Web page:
Casey Stoner's substantial practice and qualifying advantage at Donington Park transferred into a dominant lights-to-flag victory in Sunday's British Grand Prix at a dry but blustery Donington Park.

The Ducati Marlboro star - over half a second clear of the field in both wet and dry conditions heading into the race - was never troubled by the 17-strong opposition and the MotoGP world champion took his first victory since the season-opening Qatar night race - with a huge wheelie - by 5.789secs.

Stoner's demonstration ride was helped by a tense battle between world championship leaders Valentino Rossi and Dani Pedrosa, which saw the pair swap second position repeatedly during the middle stages.

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Rossi initially looked to be struggling to hold back the Repsol Honda rider, who first overtook the Fiat Yamaha star with a neat move into turn one on lap 15 - only for Rossi to hit straight back at the Old Hairpin.

Pedrosa then repeated his successful turn-one move, and this time looked to have the position secured, but made a mistake at the Fogarty Esses - allowing Rossi back past.

That seemed to take the wind out of Pedrosa, who settled back behind Rossi before dropping away from the seven time world champion - riding in his 200th grand prix - during the closing stages.

Rossi crossed the line 2.5secs ahead of Pedrosa, building the Italian's world championship lead up to eleven points - with Stoner, despite his huge victory margin, only moving five points closer to the top. The young Australian is now 45 points from Rossi, but at least up to third in the standings, having overtaken Jorge Lorenzo.

Race-winning rookie Lorenzo, making his return to action this weekend after the latest in a series of heavy accidents ruled him out of the Catalan Grand Prix, had qualified just 17th on the grid - and was openly questioning his confidence - but delivered just the sort of ride he and his team had hoped for by charging all the way up to sixth position.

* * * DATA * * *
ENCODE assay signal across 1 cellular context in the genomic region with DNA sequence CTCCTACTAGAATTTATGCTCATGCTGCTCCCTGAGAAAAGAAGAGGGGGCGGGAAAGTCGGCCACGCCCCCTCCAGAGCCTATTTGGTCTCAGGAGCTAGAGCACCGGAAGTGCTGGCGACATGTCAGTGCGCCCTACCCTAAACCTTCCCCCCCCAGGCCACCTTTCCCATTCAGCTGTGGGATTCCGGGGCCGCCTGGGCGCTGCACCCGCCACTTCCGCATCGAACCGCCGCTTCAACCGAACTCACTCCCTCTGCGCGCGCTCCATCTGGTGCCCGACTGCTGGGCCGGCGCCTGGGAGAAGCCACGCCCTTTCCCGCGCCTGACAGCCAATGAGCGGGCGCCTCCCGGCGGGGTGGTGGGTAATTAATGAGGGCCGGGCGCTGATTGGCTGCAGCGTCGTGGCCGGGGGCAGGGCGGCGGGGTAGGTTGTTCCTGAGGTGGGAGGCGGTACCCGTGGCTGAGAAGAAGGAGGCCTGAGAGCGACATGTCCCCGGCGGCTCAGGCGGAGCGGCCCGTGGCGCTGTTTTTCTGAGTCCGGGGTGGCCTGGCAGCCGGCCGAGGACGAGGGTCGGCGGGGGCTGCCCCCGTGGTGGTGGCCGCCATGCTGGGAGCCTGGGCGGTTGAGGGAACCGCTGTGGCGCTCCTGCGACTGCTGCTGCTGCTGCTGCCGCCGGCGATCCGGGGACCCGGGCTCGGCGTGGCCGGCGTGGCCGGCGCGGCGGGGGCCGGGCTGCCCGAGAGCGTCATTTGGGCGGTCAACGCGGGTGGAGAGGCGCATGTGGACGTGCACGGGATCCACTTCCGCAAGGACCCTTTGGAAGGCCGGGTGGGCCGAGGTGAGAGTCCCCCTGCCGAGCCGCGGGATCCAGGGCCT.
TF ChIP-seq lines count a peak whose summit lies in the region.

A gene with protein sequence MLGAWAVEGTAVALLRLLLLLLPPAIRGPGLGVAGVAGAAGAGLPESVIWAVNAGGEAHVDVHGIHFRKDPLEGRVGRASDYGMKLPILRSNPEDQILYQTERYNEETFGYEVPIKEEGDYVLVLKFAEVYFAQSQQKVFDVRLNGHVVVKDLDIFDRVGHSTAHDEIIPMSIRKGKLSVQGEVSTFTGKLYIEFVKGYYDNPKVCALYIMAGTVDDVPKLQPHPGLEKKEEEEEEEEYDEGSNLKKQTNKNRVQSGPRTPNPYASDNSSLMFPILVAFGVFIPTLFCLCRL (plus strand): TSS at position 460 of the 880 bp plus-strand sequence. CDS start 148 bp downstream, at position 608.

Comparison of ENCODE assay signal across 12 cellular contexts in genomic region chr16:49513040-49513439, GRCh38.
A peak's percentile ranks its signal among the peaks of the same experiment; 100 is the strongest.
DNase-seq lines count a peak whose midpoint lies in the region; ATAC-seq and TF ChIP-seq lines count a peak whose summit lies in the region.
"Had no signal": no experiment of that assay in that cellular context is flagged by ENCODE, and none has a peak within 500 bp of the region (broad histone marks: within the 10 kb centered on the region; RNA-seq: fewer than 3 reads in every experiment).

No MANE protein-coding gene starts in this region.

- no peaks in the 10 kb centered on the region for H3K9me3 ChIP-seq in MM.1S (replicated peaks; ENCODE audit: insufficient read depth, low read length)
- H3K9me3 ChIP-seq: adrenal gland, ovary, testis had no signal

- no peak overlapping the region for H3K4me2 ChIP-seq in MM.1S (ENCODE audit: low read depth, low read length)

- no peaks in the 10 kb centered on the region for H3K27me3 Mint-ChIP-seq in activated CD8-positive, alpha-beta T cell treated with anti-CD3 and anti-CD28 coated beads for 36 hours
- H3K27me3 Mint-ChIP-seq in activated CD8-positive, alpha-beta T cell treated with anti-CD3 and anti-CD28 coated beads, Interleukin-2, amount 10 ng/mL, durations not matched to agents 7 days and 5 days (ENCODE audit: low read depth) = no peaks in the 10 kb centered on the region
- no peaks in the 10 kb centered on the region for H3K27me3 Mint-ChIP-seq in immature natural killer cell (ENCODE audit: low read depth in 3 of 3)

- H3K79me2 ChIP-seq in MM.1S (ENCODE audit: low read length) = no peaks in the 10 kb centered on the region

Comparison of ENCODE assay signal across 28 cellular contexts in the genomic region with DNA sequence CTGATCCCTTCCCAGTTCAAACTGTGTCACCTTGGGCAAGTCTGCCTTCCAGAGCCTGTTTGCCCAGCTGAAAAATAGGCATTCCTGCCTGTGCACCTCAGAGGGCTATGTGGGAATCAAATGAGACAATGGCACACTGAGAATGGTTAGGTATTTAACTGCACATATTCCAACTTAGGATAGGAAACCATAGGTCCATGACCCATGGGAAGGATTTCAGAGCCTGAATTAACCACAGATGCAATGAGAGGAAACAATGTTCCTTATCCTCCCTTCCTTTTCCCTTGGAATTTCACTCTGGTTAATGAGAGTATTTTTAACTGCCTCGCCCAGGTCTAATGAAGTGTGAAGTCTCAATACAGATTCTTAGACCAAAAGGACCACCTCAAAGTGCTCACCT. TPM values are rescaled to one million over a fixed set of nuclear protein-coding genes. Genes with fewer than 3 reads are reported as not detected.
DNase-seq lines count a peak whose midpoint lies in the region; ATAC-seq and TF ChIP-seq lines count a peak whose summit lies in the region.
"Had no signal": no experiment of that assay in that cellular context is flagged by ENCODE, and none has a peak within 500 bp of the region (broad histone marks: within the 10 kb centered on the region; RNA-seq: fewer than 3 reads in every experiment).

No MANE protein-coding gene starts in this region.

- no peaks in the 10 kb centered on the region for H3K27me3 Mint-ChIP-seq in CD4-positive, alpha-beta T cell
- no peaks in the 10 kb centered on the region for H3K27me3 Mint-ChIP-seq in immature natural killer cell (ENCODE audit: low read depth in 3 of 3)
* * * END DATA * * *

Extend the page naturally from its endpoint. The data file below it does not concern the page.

Lorenzo finished less than one second behind fellow rookie Andrea Dovizioso, who rode a superb opening lap - overtaking both Nicky Hayden and Valentino Rossi to briefly hold second - before spending much of the race fighting for fourth.

That position eventually went to Tech 3's Colin Edwards, who finished four seconds from Pedrosa and two seconds in front of Dovizioso, despite having been just seventh at the end of lap one.

Hayden, who had been rejuvenated by the chance to finally ride Honda's pneumatic-valve engine at a race weekend, briefly rose to third on the opening lap - and was still fourth by the halfway stage - but his concerns over how the new engine would react over a full distance seemed justified as he dropped back to seventh at the chequered flag.

After qualifying on the front row for the first time this year, Rizla Suzuki's Chris Vermeulen hung on to sixth for much of the race, but lost out to Lorenzo and Hayden in the closing stages.

Reigning double AMA Superbike champion Ben Spies, who qualified an excellent eighth in the rain - the best premier-class debut by an American since John Kocinski qualified 8th for the 1989 Belgian Grand Prix - brought the second GSV-R home in 14th position to score his first world championship points at his first attempt.

Having qualified a disastrous 16th on the grid, following two falls at the end of qualifying, things quickly went from bad to worse for home hero James Toseland - who highsided from his Tech 3 Yamaha at the first turn of his first British Grand Prix.

Few would have blamed the reigning double World Superbike champion, who seemed to suffer a hand injury in the spill, if he had called it a day there and then, but the #52 got back on his damaged bike and took it to the chequered flag one lap down in 17th position.

Anglo-American John Hopkins was held up by Toseland's fall, but fought his way aggressively back up to tenth - only for his Kawasaki to suffer a terminal technical fault for the third time this season.

Team-mate Anthony West enjoyed his best race of the season to eventually take tenth position, at a track he made his ZX-RR debut at one year ago, but Stoner's team-mate Marco Melandri saw no such light at the end of the tunnel.

The Italian finished 16th, one place behind rookie Alex de Angelis - even though the Honda Gresini rider fell at the Melbourne Hairpin on lap two and rejoined behind all but Toseland.

Round nine of the 2008 MotoGP World Championship, the Dutch TT at Assen, takes place next Saturday.

British Grand Prix:

1. Stoner
2. Rossi
3. Pedrosa
4. Edwards
5. Dovizioso
6. Lorenzo
7. Hayden
8. Vermeulen
9. Nakano
10. West
11. Elias
12. de Puniet
13. Guintoli
14. Spies
15. de Angelis
16. Melandri
17. Toseland